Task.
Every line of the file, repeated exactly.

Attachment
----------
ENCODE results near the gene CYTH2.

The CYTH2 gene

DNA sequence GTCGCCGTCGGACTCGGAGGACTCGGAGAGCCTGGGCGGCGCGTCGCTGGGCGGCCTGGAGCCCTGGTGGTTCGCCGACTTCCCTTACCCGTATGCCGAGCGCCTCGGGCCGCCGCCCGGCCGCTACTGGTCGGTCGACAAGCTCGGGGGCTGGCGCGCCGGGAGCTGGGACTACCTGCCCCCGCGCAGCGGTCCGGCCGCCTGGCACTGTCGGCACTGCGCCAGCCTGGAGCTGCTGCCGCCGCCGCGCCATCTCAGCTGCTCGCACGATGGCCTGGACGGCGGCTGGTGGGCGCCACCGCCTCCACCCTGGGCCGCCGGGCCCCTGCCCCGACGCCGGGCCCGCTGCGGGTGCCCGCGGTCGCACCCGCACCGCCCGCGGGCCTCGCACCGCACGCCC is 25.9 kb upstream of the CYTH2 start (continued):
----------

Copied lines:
ENCODE results near the gene CYTH2.

The CYTH2 gene

DNA sequence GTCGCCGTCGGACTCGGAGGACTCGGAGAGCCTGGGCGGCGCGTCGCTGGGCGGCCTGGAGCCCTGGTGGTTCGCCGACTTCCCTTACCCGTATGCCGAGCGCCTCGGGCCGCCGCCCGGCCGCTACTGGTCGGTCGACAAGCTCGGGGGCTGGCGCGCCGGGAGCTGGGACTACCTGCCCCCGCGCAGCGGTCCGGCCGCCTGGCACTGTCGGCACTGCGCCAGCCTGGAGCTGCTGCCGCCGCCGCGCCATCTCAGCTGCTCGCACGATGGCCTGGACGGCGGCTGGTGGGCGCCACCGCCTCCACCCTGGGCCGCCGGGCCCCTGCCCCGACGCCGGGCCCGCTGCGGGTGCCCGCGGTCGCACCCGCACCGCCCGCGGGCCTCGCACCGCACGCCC is 25.9 kb upstream of the CYTH2 start (continued):